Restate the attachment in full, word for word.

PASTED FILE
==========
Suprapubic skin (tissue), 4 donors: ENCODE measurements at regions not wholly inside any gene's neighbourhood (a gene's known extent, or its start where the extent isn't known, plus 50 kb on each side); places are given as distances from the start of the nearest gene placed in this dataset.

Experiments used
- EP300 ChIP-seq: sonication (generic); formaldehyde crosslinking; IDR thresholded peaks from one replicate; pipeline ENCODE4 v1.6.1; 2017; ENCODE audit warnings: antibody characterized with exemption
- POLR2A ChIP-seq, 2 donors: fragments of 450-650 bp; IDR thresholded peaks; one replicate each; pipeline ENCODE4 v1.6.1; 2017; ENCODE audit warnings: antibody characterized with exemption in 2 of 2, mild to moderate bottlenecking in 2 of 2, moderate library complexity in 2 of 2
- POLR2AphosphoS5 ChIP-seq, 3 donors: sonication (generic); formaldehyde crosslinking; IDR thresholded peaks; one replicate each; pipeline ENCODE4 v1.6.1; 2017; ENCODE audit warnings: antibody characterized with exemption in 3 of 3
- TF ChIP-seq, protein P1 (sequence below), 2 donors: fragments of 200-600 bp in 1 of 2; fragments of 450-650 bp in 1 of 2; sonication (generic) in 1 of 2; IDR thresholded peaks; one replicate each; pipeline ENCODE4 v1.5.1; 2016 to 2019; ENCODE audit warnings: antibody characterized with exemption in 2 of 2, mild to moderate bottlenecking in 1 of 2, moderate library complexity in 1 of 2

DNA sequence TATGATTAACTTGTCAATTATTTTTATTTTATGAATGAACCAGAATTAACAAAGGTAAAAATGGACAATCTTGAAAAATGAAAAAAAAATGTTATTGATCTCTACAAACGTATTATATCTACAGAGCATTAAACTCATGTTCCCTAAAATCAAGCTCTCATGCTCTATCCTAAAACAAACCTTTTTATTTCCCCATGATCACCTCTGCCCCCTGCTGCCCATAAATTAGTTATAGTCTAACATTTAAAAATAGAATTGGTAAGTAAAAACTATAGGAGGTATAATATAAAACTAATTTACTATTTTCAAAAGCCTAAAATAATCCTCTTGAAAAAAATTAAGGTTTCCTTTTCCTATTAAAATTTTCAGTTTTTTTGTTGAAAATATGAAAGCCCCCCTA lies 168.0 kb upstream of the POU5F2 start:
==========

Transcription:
Suprapubic skin (tissue), 4 donors: ENCODE measurements at regions not wholly inside any gene's neighbourhood (a gene's known extent, or its start where the extent isn't known, plus 50 kb on each side); places are given as distances from the start of the nearest gene placed in this dataset.

Experiments used
- EP300 ChIP-seq: sonication (generic); formaldehyde crosslinking; IDR thresholded peaks from one replicate; pipeline ENCODE4 v1.6.1; 2017; ENCODE audit warnings: antibody characterized with exemption
- POLR2A ChIP-seq, 2 donors: fragments of 450-650 bp; IDR thresholded peaks; one replicate each; pipeline ENCODE4 v1.6.1; 2017; ENCODE audit warnings: antibody characterized with exemption in 2 of 2, mild to moderate bottlenecking in 2 of 2, moderate library complexity in 2 of 2
- POLR2AphosphoS5 ChIP-seq, 3 donors: sonication (generic); formaldehyde crosslinking; IDR thresholded peaks; one replicate each; pipeline ENCODE4 v1.6.1; 2017; ENCODE audit warnings: antibody characterized with exemption in 3 of 3
- TF ChIP-seq, protein P1 (sequence below), 2 donors: fragments of 200-600 bp in 1 of 2; fragments of 450-650 bp in 1 of 2; sonication (generic) in 1 of 2; IDR thresholded peaks; one replicate each; pipeline ENCODE4 v1.5.1; 2016 to 2019; ENCODE audit warnings: antibody characterized with exemption in 2 of 2, mild to moderate bottlenecking in 1 of 2, moderate library complexity in 1 of 2

DNA sequence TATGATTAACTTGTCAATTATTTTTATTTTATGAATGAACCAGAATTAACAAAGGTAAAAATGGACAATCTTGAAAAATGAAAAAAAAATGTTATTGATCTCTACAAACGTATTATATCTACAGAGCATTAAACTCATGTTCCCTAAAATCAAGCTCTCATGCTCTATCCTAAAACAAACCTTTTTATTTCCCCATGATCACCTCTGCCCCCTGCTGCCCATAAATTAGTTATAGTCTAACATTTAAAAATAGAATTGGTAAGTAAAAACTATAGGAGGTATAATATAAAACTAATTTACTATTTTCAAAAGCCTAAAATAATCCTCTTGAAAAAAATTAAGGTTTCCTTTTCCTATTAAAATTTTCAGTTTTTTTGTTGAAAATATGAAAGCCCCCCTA lies 168.0 kb upstream of the POU5F2 start: